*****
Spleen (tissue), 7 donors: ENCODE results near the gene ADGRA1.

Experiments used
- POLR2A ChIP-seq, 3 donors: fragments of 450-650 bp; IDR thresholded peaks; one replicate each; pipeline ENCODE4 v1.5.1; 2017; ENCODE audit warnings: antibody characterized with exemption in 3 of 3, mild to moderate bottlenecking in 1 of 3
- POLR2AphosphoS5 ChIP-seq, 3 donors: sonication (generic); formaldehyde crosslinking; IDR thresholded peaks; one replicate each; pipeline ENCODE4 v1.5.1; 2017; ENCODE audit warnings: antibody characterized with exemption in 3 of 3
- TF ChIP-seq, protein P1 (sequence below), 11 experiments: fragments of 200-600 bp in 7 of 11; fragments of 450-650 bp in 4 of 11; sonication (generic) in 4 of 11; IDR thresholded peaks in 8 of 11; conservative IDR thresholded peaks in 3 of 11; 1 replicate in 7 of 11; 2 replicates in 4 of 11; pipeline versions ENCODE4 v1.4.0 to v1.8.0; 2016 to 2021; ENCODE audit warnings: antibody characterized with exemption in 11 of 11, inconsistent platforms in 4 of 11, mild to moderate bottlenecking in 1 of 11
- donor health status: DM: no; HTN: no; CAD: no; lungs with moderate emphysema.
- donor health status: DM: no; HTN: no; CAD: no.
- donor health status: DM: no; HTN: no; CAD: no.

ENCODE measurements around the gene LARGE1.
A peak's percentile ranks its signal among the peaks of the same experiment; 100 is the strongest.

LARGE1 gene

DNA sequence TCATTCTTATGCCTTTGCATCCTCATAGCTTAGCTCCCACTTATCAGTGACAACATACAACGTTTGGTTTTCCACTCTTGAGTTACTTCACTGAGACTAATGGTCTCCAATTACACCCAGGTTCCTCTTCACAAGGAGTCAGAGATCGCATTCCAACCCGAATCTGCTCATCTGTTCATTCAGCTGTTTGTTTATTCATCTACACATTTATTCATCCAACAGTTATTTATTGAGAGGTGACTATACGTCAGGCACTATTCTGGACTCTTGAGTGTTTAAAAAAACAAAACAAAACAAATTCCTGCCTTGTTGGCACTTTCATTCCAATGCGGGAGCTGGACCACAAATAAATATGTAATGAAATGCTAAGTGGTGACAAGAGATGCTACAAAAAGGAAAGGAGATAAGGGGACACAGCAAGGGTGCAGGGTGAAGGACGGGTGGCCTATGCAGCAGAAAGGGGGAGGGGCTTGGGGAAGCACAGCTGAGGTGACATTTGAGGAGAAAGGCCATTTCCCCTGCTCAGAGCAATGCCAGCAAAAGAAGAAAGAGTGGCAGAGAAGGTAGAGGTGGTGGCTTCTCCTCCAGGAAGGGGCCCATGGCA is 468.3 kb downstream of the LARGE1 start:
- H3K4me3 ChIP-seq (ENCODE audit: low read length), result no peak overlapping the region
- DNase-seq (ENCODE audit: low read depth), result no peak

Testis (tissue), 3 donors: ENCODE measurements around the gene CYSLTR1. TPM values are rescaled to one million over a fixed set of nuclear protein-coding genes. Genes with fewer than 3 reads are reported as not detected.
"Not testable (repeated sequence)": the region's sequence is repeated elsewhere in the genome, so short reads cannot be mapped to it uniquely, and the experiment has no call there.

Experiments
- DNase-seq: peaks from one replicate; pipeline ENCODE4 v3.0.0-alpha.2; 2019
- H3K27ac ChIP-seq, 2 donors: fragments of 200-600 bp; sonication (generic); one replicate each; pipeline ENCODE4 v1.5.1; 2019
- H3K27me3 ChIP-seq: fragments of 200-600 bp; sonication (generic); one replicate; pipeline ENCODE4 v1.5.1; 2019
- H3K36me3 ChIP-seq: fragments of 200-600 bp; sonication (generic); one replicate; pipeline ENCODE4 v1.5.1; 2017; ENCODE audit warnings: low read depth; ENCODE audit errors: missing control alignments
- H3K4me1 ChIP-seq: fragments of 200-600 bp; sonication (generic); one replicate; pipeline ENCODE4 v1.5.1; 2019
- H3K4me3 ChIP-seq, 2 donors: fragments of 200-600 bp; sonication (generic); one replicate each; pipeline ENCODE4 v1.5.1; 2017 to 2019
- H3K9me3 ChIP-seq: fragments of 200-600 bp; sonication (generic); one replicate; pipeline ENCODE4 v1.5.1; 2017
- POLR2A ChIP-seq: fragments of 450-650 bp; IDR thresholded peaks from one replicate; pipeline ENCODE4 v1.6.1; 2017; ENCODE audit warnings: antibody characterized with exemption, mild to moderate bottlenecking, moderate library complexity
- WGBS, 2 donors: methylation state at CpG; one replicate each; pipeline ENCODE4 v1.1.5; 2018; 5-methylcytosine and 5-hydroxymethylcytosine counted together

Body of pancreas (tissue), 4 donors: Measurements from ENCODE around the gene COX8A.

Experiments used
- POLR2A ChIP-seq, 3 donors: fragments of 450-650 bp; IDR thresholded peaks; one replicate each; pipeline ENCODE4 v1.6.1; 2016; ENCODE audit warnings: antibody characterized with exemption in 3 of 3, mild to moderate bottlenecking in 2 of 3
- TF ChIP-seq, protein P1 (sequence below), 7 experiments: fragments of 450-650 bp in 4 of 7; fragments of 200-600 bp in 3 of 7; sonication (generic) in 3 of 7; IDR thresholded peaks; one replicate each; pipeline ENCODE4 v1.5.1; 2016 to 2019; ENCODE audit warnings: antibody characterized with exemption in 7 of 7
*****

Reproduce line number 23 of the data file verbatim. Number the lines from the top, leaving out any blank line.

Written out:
- H3K4me3 ChIP-seq, 2 donors: fragments of 200-600 bp; sonication (generic); one replicate each; pipeline ENCODE4 v1.5.1; 2017 to 2019